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Cooler Heads Digest 20 June 2014

Cooler Heads Digest 20 June 2014

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Published by freedom1001
Cooler Heads Digest 20 June 2014
Cooler Heads Digest 20 June 2014

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Published by: freedom1001 on Jun 23, 2014
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20 June 2014
In the News
News You Can Use
Greenpeace Gambles Away $5.2 Million in Donor Money
 Greenpeace announced this week that it has lost $5.2 million in donations on currency speculation.
Inside the Beltway
Myron Ebell
House and Senate Committees Hold Hearin
gs on EPA’s
Power Plant Rule
House and Senate committees held 
hearings this week on the EPA’s proposed rule to regulate
carbon dioxide emissions from existing power plants. On the House side, a subcommittee of the Energy and Commerce Committee took testimony from Janet McCabe, acting assistant administrator of air and radiation at the EPA. On the Senate side, a subcommittee of the Environment and Public Works Committee heard from four former administrators of the Environmental Protection Agency in Republican administrations wh
o support the EPA’s
greenhouse gas regulations. Republican members of the Energy and Commerce Committee tried several lines of attack with McCabe. She gave no ground, but she also provided very few direct answers. McCabe insisted that the EPA was not waging war on coal. This incredible claim was echoed in a video interview that EPA Administrator Gina McCarthy gave to Politico. We shall see whether President Barack Obama repeats their denials of waging war on coal when he addresses the annual dinner of the League of Conservation Voters next week. It was slightly embarrassing to listen to former EPA Administrators William Ruckelshaus, Christine Todd Whitman, William K. Reilly, and Lee Thomas testify before the Senate. Congressional Democrats trot them out on a regular basis to try to embarrass
congressional Republicans: “You see, even Republicans who ran EPA support EPA.”
 The four Republican former administrators are pathetically eager to please because getting to testify makes them feel relevant. By far the best testimony at the Senate hearing was given by Luther Strange, the attorney general of Alabama. He laid out a compelling case for why
the EPA’s regulation of carbon
dioxide emissions under section 111d of the Clean Air Act is illegal. Murray Energy takes up 
one of Attorney General Strange’s main lines of argument in a suit filed
on 18th June in the federal DC Circuit Court of Appeals. Murray Energy, a privately held company that has become one of the biggest coal producers in the U. S., argues that the Clean  Air Act does not allow regulation of power plants under section 111d that are already being regulated under section 112. Legal challenges to proposed regulations are not usually heard by federal courts because the regulations are likely to be modified as a result of expert comments received. However, the Murray Energy filing argues that their appeal is ripe because whatever regulation is finally proposed will violate the law and that waiting until the rule is final will be highly damaging economically.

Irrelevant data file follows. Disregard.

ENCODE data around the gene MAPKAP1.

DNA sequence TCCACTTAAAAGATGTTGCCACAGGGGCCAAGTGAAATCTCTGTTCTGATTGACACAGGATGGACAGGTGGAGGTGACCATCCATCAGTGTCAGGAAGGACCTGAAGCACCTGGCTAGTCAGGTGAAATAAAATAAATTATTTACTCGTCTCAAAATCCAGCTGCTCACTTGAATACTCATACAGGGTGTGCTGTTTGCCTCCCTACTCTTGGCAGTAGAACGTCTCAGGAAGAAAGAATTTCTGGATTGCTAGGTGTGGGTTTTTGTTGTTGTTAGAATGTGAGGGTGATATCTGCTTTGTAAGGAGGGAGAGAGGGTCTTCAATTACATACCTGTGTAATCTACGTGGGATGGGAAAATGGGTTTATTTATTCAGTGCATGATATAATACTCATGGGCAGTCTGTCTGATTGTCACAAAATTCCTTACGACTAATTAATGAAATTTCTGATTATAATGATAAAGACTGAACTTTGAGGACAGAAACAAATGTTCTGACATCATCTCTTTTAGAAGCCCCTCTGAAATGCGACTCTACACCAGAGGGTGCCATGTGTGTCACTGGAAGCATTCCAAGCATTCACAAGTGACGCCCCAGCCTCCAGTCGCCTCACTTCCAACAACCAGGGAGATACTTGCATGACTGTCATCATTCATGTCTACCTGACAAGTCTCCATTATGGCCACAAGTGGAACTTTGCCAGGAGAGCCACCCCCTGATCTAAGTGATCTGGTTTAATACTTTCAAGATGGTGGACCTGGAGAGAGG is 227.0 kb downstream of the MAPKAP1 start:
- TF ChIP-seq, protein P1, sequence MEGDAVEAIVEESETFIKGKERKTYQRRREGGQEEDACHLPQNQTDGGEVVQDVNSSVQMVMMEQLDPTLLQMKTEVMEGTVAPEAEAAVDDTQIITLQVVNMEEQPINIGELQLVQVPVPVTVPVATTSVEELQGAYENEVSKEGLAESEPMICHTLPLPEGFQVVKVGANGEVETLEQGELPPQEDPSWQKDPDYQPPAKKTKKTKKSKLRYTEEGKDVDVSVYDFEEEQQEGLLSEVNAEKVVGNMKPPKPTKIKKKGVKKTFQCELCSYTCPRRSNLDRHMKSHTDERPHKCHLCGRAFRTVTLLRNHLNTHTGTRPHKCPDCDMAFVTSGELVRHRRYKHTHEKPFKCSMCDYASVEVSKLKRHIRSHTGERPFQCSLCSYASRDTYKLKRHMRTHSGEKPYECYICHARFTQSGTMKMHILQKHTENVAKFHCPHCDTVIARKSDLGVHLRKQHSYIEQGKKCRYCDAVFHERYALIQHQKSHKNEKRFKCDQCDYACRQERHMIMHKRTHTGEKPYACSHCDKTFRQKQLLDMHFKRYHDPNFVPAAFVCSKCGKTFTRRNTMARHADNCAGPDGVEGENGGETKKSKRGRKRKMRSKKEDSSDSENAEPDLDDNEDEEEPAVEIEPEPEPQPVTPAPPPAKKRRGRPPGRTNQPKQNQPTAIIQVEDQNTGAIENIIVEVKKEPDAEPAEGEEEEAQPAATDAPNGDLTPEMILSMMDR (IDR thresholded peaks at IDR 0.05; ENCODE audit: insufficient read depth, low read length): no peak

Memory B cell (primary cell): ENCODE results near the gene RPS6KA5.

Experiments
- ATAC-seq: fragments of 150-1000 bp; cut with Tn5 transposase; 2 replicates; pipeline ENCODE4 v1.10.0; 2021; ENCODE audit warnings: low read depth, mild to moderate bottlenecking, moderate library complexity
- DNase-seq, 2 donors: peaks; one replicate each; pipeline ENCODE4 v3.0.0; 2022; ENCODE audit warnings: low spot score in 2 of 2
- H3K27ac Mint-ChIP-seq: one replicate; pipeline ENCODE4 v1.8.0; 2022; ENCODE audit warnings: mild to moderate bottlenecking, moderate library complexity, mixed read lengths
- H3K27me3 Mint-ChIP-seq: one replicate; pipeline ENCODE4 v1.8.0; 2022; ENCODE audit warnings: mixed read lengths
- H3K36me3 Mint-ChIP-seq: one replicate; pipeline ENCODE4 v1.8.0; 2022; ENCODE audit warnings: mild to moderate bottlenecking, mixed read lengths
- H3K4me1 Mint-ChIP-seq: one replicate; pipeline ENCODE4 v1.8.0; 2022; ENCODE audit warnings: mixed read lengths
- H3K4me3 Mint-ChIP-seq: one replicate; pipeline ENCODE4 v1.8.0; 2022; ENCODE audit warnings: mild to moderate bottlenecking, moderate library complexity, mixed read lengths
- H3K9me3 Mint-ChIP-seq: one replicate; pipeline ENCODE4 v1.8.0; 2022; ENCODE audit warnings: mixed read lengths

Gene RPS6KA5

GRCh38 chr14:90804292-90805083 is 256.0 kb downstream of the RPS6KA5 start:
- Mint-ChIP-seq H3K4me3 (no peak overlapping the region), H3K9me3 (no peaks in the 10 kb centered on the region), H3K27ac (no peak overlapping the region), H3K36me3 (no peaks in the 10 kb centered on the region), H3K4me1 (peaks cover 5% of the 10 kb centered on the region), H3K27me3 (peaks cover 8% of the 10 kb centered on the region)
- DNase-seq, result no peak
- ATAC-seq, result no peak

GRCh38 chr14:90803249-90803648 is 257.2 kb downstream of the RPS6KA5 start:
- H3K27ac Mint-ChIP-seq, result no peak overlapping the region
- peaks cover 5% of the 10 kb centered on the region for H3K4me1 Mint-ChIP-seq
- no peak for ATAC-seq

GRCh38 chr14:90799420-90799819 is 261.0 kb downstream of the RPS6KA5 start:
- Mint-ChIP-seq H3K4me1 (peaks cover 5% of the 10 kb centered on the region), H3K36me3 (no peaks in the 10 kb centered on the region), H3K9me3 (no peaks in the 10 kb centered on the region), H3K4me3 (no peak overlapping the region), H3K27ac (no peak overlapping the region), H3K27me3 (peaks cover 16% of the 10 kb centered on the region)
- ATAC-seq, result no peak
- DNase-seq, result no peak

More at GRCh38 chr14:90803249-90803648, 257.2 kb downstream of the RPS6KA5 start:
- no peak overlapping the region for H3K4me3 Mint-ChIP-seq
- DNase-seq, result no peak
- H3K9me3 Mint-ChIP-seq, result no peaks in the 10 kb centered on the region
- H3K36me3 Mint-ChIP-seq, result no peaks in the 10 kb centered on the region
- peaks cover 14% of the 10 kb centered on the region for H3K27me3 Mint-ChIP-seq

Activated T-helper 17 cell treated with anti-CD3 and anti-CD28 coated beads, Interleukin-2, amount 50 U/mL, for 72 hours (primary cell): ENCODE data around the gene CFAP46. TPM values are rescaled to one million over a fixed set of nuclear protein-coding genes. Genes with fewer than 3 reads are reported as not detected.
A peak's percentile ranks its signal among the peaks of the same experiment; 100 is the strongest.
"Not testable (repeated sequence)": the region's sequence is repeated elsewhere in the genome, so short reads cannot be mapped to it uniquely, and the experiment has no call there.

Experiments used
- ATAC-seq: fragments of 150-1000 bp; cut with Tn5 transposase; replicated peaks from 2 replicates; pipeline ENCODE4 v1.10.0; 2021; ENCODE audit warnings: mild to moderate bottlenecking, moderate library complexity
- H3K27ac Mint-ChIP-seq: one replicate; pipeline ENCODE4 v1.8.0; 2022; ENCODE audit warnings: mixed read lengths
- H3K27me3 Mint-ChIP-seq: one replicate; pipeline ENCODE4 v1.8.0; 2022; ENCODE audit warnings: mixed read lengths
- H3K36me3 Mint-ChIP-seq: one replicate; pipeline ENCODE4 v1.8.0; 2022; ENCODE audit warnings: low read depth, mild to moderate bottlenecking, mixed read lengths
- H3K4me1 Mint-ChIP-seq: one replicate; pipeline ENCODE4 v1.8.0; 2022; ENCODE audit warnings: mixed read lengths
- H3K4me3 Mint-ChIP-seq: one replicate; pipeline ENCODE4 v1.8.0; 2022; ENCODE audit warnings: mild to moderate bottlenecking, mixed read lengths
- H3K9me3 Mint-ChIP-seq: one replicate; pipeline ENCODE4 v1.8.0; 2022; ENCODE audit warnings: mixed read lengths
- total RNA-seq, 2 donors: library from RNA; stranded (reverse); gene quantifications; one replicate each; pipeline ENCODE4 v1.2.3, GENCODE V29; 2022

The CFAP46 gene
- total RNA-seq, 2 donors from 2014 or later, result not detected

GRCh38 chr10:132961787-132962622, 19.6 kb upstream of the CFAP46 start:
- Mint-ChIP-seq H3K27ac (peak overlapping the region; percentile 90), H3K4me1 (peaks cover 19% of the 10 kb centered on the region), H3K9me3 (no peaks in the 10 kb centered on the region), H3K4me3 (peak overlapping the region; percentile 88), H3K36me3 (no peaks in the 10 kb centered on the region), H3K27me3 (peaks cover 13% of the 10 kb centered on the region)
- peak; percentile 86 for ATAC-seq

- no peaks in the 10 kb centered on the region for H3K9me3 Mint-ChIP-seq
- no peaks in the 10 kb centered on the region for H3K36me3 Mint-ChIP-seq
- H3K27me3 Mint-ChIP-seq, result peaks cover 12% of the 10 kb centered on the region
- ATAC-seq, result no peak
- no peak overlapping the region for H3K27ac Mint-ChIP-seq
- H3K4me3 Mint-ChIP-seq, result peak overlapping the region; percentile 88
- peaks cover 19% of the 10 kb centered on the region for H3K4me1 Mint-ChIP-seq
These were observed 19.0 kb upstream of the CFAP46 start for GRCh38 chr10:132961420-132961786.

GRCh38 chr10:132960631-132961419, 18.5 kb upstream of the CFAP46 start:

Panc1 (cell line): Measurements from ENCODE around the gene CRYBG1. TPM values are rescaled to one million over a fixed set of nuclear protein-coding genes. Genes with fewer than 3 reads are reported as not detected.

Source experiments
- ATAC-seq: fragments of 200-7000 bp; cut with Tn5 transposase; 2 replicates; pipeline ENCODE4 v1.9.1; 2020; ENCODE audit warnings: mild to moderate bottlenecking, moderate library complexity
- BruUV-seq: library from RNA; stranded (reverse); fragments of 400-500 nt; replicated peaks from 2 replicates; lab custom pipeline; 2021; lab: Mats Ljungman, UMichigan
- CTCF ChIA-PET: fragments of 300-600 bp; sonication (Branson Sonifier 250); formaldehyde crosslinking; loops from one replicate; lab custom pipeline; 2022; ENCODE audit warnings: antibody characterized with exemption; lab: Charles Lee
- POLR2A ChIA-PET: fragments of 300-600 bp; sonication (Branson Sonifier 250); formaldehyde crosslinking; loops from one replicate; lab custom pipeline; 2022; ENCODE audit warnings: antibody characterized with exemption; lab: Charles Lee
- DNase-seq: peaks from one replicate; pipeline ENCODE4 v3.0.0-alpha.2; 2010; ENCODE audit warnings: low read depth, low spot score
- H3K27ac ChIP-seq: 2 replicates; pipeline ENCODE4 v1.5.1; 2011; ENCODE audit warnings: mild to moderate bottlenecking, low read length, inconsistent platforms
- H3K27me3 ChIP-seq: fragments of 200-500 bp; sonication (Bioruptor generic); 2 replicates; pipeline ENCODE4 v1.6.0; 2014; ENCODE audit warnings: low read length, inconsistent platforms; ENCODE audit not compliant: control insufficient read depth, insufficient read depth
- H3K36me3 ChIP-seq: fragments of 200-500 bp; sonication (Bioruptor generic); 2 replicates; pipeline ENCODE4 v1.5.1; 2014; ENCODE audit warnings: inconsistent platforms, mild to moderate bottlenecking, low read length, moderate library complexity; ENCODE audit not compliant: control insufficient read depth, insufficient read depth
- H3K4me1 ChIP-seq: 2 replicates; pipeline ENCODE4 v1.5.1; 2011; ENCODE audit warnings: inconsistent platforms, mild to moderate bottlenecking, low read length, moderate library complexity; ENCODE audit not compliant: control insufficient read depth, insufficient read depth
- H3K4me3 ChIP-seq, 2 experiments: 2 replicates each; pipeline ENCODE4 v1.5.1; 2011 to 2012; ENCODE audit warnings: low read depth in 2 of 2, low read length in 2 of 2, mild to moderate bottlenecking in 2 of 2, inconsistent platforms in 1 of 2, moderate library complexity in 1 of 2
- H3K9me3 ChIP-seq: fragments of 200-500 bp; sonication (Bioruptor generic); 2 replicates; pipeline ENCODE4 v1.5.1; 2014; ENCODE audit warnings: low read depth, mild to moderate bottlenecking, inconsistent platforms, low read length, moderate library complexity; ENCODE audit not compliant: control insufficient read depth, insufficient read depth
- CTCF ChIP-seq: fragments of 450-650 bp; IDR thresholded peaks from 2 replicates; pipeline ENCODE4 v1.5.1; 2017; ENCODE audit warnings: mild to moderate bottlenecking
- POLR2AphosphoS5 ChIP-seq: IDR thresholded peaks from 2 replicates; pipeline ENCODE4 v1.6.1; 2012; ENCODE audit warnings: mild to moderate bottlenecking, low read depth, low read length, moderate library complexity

Landrieu Bill To Permit Keystone Pipeline Passes
Committee, But Won’t Get Floor Vote
The Senate Energy and Natural Resources Committee on 18th June marked up a bill to cut President Barack Obama out of the decision-making process and permit construction of the
Keystone XL Pipeline from Alberta’s oil sands to the U. S.
The vote was 12 to 10, with all ten Republicans plus Chairman Mary Landrieu (D-La.) and Joe Manchin (D-WV) voting yes. Senator Landrieu, who is in a tough re-election race, vowed to push hard for a vote on the Senate floor. Republicans pointed out that the fact that Senate Majority Leader Harry Reid (D-Nev.) is not going to allow a floor vote exposes how ineffective Landrieu is as chairman in promoting pro-energy policies in the face of her own p
arty leader’s obstructionism.
Politico, also on 18th June, ran a big photo on its front page with the headline
, “The Dark Side of the Oil Boom.”
 The photo accompanied a long, investigative story by Kathryn A. Wolfe and Bob King about the safety threats posed by rapidly increasing rail transport of oil. Curiously, the article considered the obvious alternative to rail
namely, building more pipelines
only in order to dismiss it:
“But environmentalists who warn about the dangers of crude
-by-rail say it would be wrong to turn the issue into an excuse to approve Keystone. For one thing, the Texas-bound pipeline would replace only part of the train traffic, which has spread its tendrils
across the U.S.”
 True, but building Keystone would solve part of the problem, and building other pipelines would solve the rest.
Across the States
Energy Production on Federal Lands Down Again
Production of oil, gas and coal on federal lands and waters fell 7 percent last yea, according to a new report from the U.S. Energy Information Administration. Overall, domestic oil and gas production is at historical highs
this week, for example, North Dakota for the first time exceeded 1 million of barrels of oil produced per day
but production is taking place mainly on state and private lands, over which the federal government exerts less control.
Around the World
Green Energy Pause Started about Same Time as Global Warming Pause
BP this week released its annual world energy statistical review. Coal's share of world energy consumption topped 30 percent in 2013, the highest level since 1970. The report also shows that the global percentage of non-carbon energy has paused at around 13% since about 1995.
Cooler Heads Coalition
Ray Evans, RIP

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